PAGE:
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Cablegate: Ak's Business Base Goes Calling in Ankara

This record is a partial extract of the original cable. The full text of the original cable is not available.

UNCLAS SECTION 01 OF 02 ISTANBUL 001164

SIPDIS

SENSITIVE

E.O. 12958: N/A
TAGS: ECON EFIN TU
SUBJECT: AK'S BUSINESS BASE GOES CALLING IN ANKARA

This message is sensitive but unclassified-- not for internet
distribution. This message was coordinated with Embassy
Ankara.

1. (SBU) Summary: Representatives of the Independent
Businessmens' Association (MUSIAD) returned on June 30 from a
three-day lobbying junket to Ankara, where they pressed for
government action to assist small and medium-sized
enterprises, arguing that it is time to "rehabilitate the
real sector and enable ordinary citizens to share in Turkey's
economic success." The organization's suggestions reflect
the concerns of parts of the ruling AK party's base, in that
MUSIAD's small business members largely overlap with core
party supporters. The group has moderated its criticism of
Turkey's IMF program, and seems to be pressing for changes on
the margins rather than wholescale revision of the program.
Significantly, however, MUSIAD leadership told us that
government officials stressed that the need to maintain
budgetary discipline would preclude them from responding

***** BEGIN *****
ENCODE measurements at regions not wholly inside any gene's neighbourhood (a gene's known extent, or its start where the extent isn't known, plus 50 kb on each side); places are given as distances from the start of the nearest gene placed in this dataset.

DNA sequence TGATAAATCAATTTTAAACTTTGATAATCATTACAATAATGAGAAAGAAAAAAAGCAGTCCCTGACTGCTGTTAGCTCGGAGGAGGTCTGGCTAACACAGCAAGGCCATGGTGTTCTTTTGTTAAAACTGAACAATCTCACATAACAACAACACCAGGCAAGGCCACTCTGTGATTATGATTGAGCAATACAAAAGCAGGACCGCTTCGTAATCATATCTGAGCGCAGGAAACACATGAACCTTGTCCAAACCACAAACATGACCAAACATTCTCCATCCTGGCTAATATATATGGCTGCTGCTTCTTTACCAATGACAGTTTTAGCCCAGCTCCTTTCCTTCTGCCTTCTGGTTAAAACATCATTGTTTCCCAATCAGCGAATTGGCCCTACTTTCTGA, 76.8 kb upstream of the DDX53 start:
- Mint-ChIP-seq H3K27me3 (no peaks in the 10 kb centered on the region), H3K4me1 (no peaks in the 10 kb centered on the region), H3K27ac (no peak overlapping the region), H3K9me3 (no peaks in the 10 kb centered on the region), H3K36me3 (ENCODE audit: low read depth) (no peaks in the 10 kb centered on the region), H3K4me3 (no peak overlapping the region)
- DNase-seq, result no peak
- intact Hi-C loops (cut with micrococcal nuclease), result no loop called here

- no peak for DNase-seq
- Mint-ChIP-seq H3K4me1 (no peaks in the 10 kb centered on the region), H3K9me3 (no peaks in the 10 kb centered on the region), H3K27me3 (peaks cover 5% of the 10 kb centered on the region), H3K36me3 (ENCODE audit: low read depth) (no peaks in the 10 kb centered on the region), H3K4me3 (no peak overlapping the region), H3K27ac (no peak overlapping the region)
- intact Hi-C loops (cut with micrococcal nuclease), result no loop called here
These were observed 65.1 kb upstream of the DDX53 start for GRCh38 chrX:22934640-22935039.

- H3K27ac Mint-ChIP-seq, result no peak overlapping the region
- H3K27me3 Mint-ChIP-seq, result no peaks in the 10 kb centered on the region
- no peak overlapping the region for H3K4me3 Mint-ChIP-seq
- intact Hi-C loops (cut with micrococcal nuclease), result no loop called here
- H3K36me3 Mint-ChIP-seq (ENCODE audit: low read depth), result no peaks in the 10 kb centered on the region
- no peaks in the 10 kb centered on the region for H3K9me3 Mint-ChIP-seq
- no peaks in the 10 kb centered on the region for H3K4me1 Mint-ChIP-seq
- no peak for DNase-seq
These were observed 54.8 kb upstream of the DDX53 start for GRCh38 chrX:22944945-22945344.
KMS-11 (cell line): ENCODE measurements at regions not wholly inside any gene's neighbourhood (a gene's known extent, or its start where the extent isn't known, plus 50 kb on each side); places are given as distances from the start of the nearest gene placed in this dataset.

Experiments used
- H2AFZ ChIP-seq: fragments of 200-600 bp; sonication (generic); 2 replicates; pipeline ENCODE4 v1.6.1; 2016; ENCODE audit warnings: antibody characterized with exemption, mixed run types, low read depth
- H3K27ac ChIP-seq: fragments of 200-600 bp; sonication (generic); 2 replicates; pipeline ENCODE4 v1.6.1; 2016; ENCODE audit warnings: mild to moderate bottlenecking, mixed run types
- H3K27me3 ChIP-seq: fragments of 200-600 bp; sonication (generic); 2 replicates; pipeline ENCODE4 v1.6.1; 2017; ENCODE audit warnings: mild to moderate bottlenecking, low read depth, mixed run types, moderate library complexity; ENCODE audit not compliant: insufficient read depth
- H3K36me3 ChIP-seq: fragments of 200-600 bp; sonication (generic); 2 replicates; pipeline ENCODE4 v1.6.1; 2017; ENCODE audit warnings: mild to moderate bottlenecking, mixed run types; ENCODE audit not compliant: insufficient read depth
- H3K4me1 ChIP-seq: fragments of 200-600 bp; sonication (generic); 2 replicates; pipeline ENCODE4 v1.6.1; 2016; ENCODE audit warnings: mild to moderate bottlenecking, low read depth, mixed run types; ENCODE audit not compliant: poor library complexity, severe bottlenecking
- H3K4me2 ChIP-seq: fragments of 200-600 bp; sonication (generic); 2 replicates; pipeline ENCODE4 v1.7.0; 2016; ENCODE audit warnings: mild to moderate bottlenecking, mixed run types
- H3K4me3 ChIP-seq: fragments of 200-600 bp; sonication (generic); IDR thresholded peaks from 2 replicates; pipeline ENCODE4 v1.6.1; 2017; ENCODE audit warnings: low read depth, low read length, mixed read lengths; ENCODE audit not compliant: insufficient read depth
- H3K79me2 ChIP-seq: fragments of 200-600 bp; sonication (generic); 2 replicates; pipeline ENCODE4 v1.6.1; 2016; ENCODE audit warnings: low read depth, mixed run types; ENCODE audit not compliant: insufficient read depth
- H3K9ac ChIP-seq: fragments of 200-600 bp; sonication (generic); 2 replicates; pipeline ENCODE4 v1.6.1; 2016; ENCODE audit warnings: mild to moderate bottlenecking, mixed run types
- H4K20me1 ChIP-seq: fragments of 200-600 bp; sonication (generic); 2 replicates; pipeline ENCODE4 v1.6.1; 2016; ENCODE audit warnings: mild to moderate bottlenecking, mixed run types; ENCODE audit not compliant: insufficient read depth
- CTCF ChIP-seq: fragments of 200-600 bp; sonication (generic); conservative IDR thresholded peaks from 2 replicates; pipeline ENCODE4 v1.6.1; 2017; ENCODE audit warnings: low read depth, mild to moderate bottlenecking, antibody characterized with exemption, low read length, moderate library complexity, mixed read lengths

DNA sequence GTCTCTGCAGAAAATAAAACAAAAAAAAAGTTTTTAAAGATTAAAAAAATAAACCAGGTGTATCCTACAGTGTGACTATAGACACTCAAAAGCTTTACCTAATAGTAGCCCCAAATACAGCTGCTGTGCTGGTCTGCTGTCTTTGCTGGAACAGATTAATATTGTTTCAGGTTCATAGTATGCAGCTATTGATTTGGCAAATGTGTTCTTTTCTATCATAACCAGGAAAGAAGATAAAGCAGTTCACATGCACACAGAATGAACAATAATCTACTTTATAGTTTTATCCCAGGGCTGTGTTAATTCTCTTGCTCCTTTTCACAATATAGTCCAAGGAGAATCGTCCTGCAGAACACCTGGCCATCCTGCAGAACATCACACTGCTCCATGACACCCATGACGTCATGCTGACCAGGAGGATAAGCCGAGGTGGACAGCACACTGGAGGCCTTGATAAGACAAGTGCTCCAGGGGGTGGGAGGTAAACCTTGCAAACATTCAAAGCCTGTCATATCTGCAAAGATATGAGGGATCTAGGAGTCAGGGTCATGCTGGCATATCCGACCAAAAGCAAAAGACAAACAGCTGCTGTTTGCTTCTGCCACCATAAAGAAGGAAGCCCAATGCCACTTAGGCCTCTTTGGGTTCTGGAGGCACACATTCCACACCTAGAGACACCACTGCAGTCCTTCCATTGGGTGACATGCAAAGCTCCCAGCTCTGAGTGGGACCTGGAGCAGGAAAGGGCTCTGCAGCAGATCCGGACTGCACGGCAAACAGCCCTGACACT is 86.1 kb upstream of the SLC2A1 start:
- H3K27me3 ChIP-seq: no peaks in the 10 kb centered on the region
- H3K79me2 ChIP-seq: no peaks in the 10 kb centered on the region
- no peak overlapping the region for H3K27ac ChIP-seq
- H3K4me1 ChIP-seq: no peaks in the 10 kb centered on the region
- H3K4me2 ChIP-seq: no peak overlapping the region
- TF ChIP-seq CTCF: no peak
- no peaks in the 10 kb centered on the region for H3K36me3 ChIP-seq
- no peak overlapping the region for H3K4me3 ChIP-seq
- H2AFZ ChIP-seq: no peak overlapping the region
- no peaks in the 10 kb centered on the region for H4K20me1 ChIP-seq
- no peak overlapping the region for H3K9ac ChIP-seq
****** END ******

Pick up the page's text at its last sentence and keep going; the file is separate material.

favorably, until Turkey's budget deficit is resolved. End
Summary.

2. (U) Detailed Prescriptions: MUSIAD's annual economic
report, encompassing an assessment of the economy in 2004 and
the first half of 2005, and suggestions for its continued
improvement, was unveiled on June 22. From June 28-30,
representatives of the Istanbul-based, Islamist-oriented
MUSIAD journeyed to Ankara, where they held dozens of
meetings with government officials, including Prime Minister
Erdogan, Deputy Prime Minister Sener, and State Minister for
the Economy Babacan, as well as the Ministers of Finance,
Foreign Trade, Agriculture, Commerce and Industry and others.
The extensive program reflects MUSIAD's influence among
rank-and-file AK party members, given the fact it too draws
its own membership from the ranks of Turkey's small and
medium enterprises, especially in Anatolia.

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3. (U) The report praises the AK government's success in
bringing political and economic stability since 2002, but
stresses that the 25 percent growth in the economy over the
last three years has not been fully felt at the grassroots
level. "Rehabilitation of the public and financial sectors
took too long," MUSIAD Chairman Omar Bolat argued in a press
conference unveiling the report, adding that the "government
needs to focus on the structural transformation of the real
sector." In a July 1 meeting with Istanbul P/E Chief, Bolat
and Vice Chairman Yusuf Cevahir argued that neither
unemployment nor lagging real income has yet recovered from
the crisis, and that now is the time for the government to
move to ensure that "ordinary citizens sense the success of